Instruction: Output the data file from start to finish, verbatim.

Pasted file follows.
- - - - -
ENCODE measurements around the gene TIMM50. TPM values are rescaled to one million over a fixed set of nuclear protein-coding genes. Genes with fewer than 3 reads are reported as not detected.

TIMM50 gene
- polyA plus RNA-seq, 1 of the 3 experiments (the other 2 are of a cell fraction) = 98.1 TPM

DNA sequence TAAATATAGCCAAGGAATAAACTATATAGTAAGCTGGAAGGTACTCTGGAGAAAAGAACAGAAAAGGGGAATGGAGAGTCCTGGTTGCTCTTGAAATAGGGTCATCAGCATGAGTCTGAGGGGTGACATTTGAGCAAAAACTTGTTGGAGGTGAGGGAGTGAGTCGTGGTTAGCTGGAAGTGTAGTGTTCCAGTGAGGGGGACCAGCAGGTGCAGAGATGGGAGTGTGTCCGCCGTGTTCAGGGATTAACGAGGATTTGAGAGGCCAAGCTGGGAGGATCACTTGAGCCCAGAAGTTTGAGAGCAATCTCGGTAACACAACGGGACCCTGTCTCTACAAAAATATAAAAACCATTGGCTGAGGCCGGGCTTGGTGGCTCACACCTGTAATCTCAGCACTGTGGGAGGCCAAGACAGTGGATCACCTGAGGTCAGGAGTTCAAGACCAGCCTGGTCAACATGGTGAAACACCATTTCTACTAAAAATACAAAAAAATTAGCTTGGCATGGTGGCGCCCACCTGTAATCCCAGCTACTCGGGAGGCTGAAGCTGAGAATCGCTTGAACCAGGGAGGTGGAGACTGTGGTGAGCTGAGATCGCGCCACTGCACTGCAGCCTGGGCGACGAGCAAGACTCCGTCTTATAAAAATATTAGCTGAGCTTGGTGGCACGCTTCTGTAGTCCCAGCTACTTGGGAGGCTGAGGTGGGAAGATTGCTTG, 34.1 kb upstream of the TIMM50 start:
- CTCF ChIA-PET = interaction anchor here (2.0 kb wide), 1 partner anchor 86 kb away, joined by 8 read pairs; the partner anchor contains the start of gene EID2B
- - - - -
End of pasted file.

ENCODE measurements around the gene TIMM50. TPM values are rescaled to one million over a fixed set of nuclear protein-coding genes. Genes with fewer than 3 reads are reported as not detected.

TIMM50 gene
- polyA plus RNA-seq, 1 of the 3 experiments (the other 2 are of a cell fraction) = 98.1 TPM

DNA sequence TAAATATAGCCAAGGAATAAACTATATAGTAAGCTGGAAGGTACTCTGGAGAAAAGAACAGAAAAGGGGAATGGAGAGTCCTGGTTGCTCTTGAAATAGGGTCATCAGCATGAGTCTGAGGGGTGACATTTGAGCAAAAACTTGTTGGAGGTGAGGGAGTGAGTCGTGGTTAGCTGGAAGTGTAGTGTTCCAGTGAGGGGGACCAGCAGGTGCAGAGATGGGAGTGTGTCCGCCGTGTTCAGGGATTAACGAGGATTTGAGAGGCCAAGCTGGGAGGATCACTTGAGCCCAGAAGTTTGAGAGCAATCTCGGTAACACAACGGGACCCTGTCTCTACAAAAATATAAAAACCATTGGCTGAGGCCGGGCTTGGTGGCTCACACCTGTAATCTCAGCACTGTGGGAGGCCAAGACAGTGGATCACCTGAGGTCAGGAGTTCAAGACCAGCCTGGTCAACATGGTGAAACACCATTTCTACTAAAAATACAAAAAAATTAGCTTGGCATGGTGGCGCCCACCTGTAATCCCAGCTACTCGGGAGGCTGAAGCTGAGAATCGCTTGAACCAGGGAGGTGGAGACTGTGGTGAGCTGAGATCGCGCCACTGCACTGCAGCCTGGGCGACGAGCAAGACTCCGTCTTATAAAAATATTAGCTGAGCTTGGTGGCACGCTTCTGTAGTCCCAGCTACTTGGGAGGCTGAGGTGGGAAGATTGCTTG, 34.1 kb upstream of the TIMM50 start:
- CTCF ChIA-PET = interaction anchor here (2.0 kb wide), 1 partner anchor 86 kb away, joined by 8 read pairs; the partner anchor contains the start of gene EID2B